“Rail travel will encourage economic growth and create new domestic manufacturing jobs while reducing pressure on our highways and airways,” FRA Administrator Joseph C. Szabo stated in the release. “In addition to the economic advantages, trains are energy-efficient, capable of reducing billions of pounds of carbons each year from being released into our atmosphere, and reducing our country’s reliance on oil.”

Interested parties can read the grant guidelines in detail here by clicking on the link for “SAFETEA-LU Rulemaking and Notices.”

Ridership Exceeds Expectations in First Quarter of 2009

Public transportation agencies throughout the nation reported a total of nearly 2.6 billion trips in the first quarter of 2009, according to APTA statistics released June 15 by APTA President William Millar.  This amount nearly matched last year’s modern record first quarter ridership—declining by only 1.2 percent, which is still less than the decline of vehicle miles traveled on the nation’s roads (1.7 percent, representing 11.6 billion vehicle miles) during the same period, according to U.S. DOT.

“Public transportation ridership remains strong and has exceeded expectations, despite cheaper gas prices in the first quarter and a faltering job market,” Millar said.“This year’s first-quarter ridership continues to show strong public demand for public transportation and how essential it is for millions of Americans.”
 
Quarterly Ridership Breakdown
Eighteen out of 29 light rail systems (modern streetcars, trolleys, and heritage trolleys) reported increased ridership for the first quarter of 2009, a total of 1.8 percent for the sector. Light rail systems in four cities saw double-digit increases in the quarter: Tampa (40.5 percent); Baltimore (24.4 percent); New Orleans (18.0 percent); and Seattle (16.8 percent).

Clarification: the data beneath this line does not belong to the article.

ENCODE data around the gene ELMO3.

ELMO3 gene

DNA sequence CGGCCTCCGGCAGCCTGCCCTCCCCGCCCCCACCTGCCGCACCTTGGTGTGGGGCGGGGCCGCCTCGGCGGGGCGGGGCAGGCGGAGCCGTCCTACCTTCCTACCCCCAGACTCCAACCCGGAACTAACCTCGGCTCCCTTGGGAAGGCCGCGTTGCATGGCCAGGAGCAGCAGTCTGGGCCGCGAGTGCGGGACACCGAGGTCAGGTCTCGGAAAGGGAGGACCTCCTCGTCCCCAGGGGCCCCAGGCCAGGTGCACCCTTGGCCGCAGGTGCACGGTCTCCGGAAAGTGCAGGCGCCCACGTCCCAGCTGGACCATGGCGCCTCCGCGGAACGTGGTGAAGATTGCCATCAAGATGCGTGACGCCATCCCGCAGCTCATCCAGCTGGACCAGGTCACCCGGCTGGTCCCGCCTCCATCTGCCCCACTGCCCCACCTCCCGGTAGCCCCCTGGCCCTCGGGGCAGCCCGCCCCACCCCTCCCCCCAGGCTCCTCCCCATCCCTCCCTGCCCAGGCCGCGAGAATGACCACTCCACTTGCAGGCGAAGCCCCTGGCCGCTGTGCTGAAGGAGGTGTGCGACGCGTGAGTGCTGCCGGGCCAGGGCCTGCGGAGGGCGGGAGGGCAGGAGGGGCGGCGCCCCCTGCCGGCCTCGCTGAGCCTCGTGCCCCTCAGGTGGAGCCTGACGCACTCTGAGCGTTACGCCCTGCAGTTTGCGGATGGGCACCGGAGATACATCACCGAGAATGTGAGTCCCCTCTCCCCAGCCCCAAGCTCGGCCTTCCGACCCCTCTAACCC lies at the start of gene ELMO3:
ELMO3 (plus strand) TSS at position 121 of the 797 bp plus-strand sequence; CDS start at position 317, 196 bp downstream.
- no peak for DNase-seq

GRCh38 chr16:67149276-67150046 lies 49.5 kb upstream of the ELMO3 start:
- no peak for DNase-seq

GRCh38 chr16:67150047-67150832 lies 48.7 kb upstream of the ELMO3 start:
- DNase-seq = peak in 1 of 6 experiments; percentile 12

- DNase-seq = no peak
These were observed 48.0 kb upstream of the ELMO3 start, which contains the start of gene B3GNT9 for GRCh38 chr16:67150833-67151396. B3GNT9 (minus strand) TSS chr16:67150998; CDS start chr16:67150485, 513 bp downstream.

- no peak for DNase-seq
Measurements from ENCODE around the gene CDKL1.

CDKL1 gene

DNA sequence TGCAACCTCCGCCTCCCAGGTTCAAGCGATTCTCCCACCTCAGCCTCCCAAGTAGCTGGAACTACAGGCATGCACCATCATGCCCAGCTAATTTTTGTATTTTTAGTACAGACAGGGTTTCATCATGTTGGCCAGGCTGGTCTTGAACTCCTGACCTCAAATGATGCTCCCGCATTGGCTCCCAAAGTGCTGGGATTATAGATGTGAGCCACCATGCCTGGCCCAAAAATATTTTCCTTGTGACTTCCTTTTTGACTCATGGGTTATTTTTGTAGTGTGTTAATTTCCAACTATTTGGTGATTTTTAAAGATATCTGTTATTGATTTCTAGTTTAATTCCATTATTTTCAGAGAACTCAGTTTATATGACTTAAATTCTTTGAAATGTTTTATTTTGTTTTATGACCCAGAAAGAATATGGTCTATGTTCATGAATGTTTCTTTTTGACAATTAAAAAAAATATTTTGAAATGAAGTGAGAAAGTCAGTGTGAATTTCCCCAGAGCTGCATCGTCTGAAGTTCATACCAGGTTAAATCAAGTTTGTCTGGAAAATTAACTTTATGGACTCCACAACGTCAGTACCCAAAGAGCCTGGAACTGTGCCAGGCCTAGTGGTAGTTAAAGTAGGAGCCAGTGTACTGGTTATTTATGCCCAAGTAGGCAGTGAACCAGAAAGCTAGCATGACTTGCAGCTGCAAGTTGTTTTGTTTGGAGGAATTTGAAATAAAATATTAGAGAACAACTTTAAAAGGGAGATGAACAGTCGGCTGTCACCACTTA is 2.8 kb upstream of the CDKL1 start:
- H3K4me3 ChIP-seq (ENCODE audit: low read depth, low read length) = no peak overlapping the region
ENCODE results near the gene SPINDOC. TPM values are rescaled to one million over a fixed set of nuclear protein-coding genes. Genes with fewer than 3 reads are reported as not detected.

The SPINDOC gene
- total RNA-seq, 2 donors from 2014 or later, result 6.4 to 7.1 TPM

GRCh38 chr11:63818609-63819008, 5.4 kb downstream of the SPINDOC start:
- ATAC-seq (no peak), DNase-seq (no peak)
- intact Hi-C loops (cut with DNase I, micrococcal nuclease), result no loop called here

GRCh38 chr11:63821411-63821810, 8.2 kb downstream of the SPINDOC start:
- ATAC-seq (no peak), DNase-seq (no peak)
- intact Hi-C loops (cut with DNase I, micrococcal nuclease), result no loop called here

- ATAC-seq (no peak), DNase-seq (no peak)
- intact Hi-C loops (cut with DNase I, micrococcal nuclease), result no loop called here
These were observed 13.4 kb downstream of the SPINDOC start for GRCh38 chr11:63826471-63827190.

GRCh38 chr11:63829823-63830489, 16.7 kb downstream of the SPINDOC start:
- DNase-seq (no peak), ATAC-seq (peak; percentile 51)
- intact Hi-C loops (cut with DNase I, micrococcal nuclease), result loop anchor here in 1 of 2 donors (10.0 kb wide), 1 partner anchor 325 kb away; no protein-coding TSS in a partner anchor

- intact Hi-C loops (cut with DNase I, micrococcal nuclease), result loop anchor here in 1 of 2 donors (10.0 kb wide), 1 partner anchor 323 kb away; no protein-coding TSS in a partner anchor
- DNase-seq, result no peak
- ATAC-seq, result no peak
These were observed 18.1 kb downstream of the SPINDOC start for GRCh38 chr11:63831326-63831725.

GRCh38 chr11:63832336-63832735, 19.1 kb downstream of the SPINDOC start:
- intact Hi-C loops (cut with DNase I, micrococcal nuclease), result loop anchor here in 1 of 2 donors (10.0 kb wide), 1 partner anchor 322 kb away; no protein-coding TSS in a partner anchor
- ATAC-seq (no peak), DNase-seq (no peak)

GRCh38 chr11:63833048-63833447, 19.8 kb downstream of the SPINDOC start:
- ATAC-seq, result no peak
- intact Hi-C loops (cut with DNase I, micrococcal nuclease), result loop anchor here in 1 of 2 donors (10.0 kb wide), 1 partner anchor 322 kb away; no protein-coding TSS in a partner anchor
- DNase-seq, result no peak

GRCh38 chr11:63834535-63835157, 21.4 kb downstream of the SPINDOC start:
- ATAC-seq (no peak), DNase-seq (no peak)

Among heavy rail systems (subways and elevated trains), seven out of 15 experienced ridership increases in the first three months of 2009 over the same period in 2008. The largest increases in ridership occurred in San Juan, PR (14.1 percent); Los Angeles (6.4 percent); Philadelphia (5.4 percent); Washington, DC (4.5 percent); and Chicago (4.4 percent).

Twelve out of 24 commuter rail systems reported ridership increases during the quarter. Albuquerque, NM, reported a 220.9 percent increase for the first quarter because of a new commuter rail system, followed by New Haven, CT (12.6 percent); Dallas-Fort Worth (11.0 percent); Boston (5.4 percent); and Pompano Beach, FL (5.0  percent).

Thirteen out of 30 large bus systems reported ridership increases. Among large bus systems, these showed the highest increases: San Diego (5.3 percent); Phoenix (5.2 percent); Oakland, CA (4.9 percent); Detroit (4.4 percent); and Baltimore (4.3 percent). Demand response (paratransit) increased in the first quarter of 2009 by 3.8 percent.

The complete APTA ridership report is available online.

New Survey: Declining Transit Revenues Lead to Fare Increases, Service Cuts

More than 80 percent of U.S. public transportation systems have seen flat or decreased funding at the local, regional, and state levels and, as a result, 89 percent of transit systems facing this decrease have been forced to raise fares or cut service, according to an APTA survey released June 15.

The report, Challenge of State and Local Funding Constraints on Transit Systems: Effects on Service Fares, Employment and Ridership, reveals that almost half of systems facing revenue declines—47 percent—have had to raise their fares as well as cutting service to address funding shortfalls.  The report is based on a survey of 98 APTA transit system members representing more than half of the nation’s transit riders, and includes 10 of the top 15 agencies in terms of annual ridership.

“Raising fares and cutting service drives people away from using public transit and is counterproductive as America struggles to create jobs, cut greenhouse gases, and reduce our reliance on expensive foreign oil,” said Millar.

APTA has called on Congress to provide new revenue sources for public transit riders through two pieces of legislation now being considered.  First, APTA requested an allocation of cap and trade revenues for public transportation in the current climate change legislation, the American Clean Energy and Security Act—given that public transit is part of the solution to address climate change, with it saving 37 million metric tons of carbon dioxide and 4.2 billion gallons of fuel per year.